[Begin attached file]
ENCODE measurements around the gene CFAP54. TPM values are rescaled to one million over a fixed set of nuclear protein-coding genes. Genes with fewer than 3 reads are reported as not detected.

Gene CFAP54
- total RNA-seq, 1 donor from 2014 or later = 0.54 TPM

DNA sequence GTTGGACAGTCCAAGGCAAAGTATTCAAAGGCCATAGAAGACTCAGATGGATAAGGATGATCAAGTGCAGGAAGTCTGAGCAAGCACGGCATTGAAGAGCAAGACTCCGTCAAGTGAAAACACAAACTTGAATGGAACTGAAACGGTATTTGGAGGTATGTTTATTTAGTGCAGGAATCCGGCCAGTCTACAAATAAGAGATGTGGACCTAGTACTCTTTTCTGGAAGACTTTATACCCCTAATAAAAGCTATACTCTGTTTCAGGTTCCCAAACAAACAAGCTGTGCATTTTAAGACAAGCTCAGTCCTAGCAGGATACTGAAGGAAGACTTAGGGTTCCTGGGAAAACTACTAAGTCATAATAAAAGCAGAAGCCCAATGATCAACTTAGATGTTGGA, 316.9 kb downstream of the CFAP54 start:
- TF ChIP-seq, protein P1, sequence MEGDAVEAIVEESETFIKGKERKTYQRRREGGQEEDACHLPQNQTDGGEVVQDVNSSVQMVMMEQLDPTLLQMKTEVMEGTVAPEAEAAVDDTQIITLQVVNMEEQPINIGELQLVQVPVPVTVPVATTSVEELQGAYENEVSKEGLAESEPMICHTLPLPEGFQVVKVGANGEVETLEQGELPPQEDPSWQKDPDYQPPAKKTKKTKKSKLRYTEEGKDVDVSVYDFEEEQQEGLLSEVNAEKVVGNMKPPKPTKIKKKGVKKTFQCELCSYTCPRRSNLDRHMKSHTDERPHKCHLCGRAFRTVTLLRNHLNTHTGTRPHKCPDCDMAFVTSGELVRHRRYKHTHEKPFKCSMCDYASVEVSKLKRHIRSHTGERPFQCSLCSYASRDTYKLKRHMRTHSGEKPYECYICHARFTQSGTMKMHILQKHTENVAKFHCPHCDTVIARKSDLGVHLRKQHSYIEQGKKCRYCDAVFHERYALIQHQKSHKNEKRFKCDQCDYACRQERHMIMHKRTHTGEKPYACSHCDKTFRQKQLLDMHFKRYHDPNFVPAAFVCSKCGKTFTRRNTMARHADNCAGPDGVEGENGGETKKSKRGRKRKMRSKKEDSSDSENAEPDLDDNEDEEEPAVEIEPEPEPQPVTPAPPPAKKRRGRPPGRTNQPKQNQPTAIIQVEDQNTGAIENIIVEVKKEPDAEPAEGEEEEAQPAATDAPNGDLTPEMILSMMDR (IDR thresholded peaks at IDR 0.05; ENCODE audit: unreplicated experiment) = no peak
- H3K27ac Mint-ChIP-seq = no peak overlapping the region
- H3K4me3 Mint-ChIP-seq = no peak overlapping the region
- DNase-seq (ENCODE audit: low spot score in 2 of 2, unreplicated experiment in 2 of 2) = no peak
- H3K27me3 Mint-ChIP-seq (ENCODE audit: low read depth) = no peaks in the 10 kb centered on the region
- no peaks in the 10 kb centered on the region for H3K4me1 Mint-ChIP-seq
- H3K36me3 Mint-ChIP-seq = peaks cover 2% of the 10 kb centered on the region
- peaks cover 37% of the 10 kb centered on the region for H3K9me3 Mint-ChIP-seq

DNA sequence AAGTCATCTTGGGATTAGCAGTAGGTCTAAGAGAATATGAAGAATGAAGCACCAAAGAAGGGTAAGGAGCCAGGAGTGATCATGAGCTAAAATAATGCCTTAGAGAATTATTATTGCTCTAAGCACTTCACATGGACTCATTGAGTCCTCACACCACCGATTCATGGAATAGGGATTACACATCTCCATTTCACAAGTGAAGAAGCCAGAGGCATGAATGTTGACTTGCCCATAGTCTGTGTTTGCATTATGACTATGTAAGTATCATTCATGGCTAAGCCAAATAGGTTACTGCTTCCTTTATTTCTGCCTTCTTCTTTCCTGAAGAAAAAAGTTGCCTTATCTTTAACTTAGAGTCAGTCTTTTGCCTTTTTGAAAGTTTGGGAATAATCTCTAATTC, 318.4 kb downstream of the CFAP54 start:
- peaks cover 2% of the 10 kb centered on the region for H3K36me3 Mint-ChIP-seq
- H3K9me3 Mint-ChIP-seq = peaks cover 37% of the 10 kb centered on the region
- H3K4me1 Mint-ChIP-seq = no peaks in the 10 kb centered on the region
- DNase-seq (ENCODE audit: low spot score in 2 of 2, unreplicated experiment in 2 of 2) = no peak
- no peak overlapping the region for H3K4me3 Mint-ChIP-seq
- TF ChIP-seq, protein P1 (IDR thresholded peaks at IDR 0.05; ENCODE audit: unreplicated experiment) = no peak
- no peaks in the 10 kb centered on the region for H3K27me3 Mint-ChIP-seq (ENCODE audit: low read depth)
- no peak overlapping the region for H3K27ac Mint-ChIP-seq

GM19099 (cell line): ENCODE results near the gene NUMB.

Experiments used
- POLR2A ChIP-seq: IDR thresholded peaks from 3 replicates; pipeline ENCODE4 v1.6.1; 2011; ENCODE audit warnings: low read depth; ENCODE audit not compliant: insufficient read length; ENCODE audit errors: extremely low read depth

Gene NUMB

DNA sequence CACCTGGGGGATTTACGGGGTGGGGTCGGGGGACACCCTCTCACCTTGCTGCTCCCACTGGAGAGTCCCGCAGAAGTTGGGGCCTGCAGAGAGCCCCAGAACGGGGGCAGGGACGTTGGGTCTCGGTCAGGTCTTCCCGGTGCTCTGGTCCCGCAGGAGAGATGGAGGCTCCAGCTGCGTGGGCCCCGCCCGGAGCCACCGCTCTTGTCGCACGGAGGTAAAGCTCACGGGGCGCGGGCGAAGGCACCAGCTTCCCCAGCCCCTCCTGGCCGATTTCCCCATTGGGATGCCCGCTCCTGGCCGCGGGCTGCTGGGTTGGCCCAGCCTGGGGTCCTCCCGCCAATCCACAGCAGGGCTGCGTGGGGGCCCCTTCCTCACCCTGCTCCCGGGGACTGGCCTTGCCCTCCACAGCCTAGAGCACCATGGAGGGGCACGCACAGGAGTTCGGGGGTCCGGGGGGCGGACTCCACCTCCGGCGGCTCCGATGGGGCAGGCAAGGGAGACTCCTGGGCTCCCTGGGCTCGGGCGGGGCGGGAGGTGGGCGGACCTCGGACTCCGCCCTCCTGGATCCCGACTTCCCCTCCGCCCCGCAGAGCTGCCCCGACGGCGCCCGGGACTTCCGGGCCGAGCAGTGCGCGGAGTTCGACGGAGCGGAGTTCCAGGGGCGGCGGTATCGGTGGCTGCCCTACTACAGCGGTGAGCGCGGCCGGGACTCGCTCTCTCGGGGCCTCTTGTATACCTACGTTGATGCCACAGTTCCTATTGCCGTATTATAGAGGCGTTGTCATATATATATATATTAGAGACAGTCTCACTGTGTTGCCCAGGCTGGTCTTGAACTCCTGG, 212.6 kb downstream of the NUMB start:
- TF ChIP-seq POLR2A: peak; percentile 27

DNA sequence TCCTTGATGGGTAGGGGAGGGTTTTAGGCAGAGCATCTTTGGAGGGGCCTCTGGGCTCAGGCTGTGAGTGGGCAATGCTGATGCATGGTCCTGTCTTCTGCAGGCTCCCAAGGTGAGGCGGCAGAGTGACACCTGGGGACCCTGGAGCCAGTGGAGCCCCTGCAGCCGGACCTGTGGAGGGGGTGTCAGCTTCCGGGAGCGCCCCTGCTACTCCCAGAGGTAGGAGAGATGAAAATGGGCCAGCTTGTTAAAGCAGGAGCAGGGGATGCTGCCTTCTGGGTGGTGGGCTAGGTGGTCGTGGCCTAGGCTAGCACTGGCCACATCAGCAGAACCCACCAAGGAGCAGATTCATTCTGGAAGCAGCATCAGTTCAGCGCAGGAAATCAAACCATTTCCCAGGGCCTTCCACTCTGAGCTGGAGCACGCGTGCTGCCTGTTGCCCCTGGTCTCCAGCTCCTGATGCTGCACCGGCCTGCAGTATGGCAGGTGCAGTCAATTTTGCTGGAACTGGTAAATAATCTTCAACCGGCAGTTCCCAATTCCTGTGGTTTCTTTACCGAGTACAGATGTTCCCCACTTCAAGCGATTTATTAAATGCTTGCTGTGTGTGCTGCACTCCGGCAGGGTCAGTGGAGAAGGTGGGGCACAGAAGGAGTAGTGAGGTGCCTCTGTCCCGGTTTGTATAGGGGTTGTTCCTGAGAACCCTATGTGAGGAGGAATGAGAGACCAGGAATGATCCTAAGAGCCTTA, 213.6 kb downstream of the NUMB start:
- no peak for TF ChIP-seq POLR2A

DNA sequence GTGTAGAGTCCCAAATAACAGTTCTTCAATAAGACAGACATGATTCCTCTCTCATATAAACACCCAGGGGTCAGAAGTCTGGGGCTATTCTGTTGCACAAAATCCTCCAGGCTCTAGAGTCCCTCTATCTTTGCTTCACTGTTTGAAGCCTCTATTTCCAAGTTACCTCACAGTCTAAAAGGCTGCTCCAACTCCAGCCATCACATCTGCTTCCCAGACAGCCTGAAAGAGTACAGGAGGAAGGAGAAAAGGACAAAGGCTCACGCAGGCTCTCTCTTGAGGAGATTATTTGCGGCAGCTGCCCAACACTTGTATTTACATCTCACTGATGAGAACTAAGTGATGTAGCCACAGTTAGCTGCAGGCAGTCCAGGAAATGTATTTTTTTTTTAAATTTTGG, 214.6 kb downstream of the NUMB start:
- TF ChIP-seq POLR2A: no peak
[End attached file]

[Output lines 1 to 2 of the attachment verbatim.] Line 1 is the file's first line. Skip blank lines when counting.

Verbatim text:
ENCODE measurements around the gene CFAP54. TPM values are rescaled to one million over a fixed set of nuclear protein-coding genes. Genes with fewer than 3 reads are reported as not detected.

Gene CFAP54